The Aug. 17 terrorist attacks in Barcelona and Cambrils, in Catalonia, have reminded Spaniards of the horror of this type of political violence. From 1959-2011, Euskadi Ta Askatasuna (ETA), a Basque terrorist organization, carried out hundreds of attacks (killing 829 people), aimed at forcing the creation of a separate Basque state.
ETA completely disarmed in 2017, but Spain was also the target of al-Qaeda bomb attacks on four Madrid commuter trains in March 2004, right before national elections that led to the Socialist Party victory against the incumbent party, the Partido Popular (PP).
Do terrorist attacks shake up voters?
Will the 2017 attack lead to political fallout for Prime Minister Mariano Rajoy’s PP? Will it change support for the Catalan regional government led by Carles Puigdemont? While ETA, al-Qaeda and ISIS are different actors with different goals, our research on the political consequences of ETA terrorist attacks can give us a clue as to how Spaniards might react to the latest attacks.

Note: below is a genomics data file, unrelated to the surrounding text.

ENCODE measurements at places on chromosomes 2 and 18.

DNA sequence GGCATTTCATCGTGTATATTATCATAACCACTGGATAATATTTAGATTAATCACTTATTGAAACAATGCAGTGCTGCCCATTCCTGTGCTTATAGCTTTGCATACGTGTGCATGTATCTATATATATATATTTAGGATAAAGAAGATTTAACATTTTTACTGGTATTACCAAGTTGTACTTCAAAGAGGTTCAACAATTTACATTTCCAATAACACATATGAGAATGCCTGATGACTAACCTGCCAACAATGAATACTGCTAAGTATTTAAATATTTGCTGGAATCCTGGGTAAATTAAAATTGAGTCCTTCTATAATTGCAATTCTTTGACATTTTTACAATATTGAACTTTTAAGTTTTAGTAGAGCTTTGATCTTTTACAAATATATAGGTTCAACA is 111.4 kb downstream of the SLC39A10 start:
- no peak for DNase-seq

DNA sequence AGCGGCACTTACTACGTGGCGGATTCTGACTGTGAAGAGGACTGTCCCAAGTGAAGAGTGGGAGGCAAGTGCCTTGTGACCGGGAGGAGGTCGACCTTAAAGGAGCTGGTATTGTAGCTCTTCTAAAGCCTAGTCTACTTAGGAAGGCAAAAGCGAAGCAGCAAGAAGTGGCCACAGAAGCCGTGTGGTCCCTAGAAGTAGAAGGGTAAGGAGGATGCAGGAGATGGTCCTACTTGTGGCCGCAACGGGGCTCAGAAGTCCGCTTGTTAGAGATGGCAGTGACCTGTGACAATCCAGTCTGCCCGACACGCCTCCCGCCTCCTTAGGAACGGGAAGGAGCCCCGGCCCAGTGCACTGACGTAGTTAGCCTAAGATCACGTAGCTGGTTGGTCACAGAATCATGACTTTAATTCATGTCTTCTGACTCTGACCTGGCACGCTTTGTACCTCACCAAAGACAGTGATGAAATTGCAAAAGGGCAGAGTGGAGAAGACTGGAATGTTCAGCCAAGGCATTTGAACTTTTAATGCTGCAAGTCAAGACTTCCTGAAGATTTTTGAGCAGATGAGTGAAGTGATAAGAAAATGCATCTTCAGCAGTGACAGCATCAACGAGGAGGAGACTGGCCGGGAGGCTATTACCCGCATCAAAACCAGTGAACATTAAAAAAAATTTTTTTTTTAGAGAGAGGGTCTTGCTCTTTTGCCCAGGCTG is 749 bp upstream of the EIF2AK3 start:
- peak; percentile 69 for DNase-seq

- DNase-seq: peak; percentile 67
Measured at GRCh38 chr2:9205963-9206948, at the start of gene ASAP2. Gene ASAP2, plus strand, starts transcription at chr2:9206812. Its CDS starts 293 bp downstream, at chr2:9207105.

In a recent paper, we examine the impact of a series of ETA terrorist attacks that took place while Spain’s leading survey organization (Centro de Investigaciones Sociológicas) was conducting interviews around the country to assess citizens’ …read more
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